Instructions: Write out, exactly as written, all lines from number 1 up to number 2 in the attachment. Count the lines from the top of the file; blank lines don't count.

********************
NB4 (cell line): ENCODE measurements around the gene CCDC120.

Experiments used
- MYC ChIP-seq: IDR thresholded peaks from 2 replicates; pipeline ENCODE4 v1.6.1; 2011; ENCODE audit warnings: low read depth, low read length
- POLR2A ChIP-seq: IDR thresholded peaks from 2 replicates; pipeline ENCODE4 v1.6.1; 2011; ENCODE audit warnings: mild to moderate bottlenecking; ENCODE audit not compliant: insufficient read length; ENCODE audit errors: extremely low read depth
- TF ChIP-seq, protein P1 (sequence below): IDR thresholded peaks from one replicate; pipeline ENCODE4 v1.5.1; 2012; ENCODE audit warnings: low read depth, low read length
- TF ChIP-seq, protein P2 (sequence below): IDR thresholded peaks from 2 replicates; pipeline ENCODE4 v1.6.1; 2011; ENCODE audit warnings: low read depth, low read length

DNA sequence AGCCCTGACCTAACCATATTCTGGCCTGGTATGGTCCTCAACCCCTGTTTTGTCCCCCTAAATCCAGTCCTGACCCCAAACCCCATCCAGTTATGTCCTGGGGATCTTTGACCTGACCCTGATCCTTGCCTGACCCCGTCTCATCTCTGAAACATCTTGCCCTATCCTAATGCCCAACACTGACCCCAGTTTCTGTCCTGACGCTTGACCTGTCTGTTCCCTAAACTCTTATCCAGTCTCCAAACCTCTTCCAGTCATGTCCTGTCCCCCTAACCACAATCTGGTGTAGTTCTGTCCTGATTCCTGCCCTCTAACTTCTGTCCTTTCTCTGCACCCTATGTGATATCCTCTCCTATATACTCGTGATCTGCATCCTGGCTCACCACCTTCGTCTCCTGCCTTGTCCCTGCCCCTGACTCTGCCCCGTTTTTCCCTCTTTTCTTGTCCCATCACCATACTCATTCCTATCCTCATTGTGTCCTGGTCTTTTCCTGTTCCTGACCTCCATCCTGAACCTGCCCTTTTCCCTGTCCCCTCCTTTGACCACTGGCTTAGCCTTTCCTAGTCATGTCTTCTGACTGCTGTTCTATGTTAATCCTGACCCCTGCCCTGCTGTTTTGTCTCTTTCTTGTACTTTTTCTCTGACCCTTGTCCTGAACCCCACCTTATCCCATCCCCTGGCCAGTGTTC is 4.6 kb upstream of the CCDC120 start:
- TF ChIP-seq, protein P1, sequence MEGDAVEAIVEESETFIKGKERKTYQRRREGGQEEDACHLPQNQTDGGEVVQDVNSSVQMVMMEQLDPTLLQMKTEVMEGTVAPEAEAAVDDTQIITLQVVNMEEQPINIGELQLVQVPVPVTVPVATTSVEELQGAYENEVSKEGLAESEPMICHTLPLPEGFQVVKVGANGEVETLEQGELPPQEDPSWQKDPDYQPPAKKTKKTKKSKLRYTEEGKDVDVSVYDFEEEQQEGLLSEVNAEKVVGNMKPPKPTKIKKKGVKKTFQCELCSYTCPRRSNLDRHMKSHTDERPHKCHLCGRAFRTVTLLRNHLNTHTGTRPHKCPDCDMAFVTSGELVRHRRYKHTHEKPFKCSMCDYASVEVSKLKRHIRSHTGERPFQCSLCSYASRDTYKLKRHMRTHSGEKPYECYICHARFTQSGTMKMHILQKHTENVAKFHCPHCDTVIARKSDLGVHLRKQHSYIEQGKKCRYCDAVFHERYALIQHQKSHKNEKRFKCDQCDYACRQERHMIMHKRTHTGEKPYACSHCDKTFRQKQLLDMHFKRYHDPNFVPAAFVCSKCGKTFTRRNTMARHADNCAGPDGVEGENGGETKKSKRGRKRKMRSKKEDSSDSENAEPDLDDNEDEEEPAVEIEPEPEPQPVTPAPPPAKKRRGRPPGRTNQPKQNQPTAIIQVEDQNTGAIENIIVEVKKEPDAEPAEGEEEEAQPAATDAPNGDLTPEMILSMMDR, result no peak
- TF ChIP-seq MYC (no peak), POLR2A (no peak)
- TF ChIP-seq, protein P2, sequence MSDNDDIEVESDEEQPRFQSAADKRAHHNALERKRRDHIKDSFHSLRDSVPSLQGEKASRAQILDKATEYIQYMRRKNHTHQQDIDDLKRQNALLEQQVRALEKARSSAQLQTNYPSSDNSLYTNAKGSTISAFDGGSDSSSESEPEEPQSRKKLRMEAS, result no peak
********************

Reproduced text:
NB4 (cell line): ENCODE measurements around the gene CCDC120.

Experiments used